There are times when usually non-painful fibroids can actually become very tender causing considerable pain. If a fibroid outgrows its blood supply, this causes some of the muscle tissue to “die” or degenerate. When smooth muscle dies, it can be painful, like when heart muscle dies causing a heart attack. The difference is that while every part of our heart muscle is important to the overall function of our heart, and a heart attack is an emergency, the same is not so for the uterus. When this process occurs in the uterus, it may be very painful, but since we really do not depend on the fibroid tissue for any function, there is no emergency, just pain. This pain is usually self limited, will stop eventually on its own and can be treated conservatively with pain medicine until the process is over. This can take several weeks. Other causes of pain are from the pressure of the fibroid pressing on other organs. If the pain does not completely resolve, removal of the fibroid may be considered.
If treatment is needed for heavy bleeding the options include birth control pills, which reduce menstrual flow in most women, or the use of the long cycle pills where periods occur only every 3 months. If this is not adequate, and it may not be, there is Lupron, which is a monthly or every three-month injection given at the doctor’s office. This causes temporary reversible menopause, stops the bleeding, and allows us to replenish our blood supply enough to withstand a surgical procedure that would be more definitive. Low doses of hormones may be given to reduce any menopausal symptoms that might occur. This is only a short-term solution for 3 – 6 months. BUT it effectively stops the growth of fibroids and any accompanying bleeding. This allows for safer surgery, emotional preparation and the possibility that if menopause is near, the avoidance of surgery entirely.
There are three ways to approach a myomectomy, the removal of the fibroids and reconstruction of the uterus.
The simplest is in the case of the isolated submucosal fibroid in the uterine cavity. This can be removed with a resectoscope myomectomy, which is very much like a sophisticated D & C. This procedure is performed with an anesthesia in a hospital or surgicenter. The cervix is opened and a telescope, called a hysteroscope, is inserted into the uterus with a cutting wire attached. The fibroid in the cavity is removed piece by piece with the cautery wire. This removes the fibroid entirely if it is completely in the cavity. If it is partially in the wall of the uterus as well, the portion in the wall will be left behind, as it is not safe to dig into the wall to remove more than that which is visible in the telescope. Usually this is all that is necessary to stop the bleeding. Normal activity is resumed the very next day. There may be light bleeding for up to a couple of weeks. The only limitations are that nothing should be in the vagina, no intercourse, tampons, swimming, or baths for 2 weeks while healing occurs (showers are fine). Otherwise you may resume normal exercise and activity.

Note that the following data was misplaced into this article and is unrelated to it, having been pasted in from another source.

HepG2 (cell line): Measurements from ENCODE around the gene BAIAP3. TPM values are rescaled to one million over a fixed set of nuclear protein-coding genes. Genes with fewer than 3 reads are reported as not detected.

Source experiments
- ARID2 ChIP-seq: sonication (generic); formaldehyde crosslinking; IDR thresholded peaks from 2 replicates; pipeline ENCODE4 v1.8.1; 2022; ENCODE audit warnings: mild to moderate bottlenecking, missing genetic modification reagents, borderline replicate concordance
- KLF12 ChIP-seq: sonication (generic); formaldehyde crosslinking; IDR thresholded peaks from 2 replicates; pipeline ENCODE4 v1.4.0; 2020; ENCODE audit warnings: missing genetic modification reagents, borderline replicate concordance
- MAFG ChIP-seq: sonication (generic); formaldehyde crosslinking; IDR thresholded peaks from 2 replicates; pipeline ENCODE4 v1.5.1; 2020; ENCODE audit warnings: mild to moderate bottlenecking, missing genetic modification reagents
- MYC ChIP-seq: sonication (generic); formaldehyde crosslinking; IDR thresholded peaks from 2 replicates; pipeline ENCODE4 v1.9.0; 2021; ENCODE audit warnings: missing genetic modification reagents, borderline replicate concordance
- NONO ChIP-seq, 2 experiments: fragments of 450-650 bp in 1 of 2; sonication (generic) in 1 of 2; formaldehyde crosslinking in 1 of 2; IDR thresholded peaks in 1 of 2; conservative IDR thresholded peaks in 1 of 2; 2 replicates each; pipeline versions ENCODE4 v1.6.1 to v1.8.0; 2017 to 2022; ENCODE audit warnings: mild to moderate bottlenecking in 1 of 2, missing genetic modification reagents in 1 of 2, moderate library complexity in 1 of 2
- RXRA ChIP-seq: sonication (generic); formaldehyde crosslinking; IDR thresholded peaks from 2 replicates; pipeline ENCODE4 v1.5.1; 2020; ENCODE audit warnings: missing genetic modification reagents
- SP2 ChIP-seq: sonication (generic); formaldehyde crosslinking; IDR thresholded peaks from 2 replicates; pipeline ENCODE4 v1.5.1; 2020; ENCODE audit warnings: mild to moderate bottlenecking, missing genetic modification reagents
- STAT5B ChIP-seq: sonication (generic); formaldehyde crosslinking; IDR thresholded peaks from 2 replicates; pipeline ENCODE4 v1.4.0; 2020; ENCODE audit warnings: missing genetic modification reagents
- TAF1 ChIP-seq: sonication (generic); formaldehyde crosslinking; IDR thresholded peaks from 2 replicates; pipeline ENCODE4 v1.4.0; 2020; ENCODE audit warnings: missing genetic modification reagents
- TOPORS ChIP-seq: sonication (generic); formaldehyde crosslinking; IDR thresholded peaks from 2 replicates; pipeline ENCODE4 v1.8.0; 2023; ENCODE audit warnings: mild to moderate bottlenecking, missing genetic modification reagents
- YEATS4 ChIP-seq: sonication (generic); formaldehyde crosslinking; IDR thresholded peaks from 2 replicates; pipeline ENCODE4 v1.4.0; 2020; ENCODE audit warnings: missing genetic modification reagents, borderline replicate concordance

If the fibroid is in the wall of the uterus or protruding into the abdomen it may be removed through a “bikini” type incision. This is about an inch above the pubic bone and about 6 inches in length. The fibroids are then cut from the uterus and the uterus is reconstructed with several rows of stitches. This resembles a cesarean section type surgery and the recovery is similar, a few days in the hospital followed by 2 weeks at home and a full month to six weeks before all normal activity may be resumed. We have many techniques to reduce surgical pain. At the time of surgery, long acting local anesthesia is injected into the incision, which lasts at least 8 – 12 hours. There are local anesthesia pumps that continuously pump more local anesthesia into the incision for 3 – 4 days. We can also add an anti-inflammatory pain medication, Toradol, which reduces the need for narcotic pain medication. We can add a small amount of narcotic with a PCA, patient controlled analgesia. This is a button attached to a pump the patient pushes to release a small dose of pain medicine directly into the IV line. The advantage of this system is that the small doses have fewer side effects and may be given every few minutes if necessary. It is ideal when the patient is in control of the flow of pain medication as it reduces stress and improves healing when the patient is not worried about pain medication. This is a good choice especially if the fibroid is quite large or there are several of them. Many women have been told by their physician that their fibroids are too large for a myomectomy, that only a hysterectomy will be possible, that the risks of bleeding or the surgical difficulty is too great. This has not been shown in the scientific literature. There are many techniques to manage the blood loss of surgery. Of interest is the cell saver. This is technology where any blood loss is recaptured and returned to the patient in the form of an auto-transfusion. It is a very effective way to avoid hysterectomy or blood transfusions. Even the largest fibroids have been successfully removed, as I mentioned before, the largest I have removed was about 25 cm or almost a foot in diameter. If there are several fibroids, this method will succeed as well. I have removed as many as 25 fibroids from one woman. Even with these seemingly extreme circumstances, three months after surgery, the pelvic exam was normal and the symptoms were gone!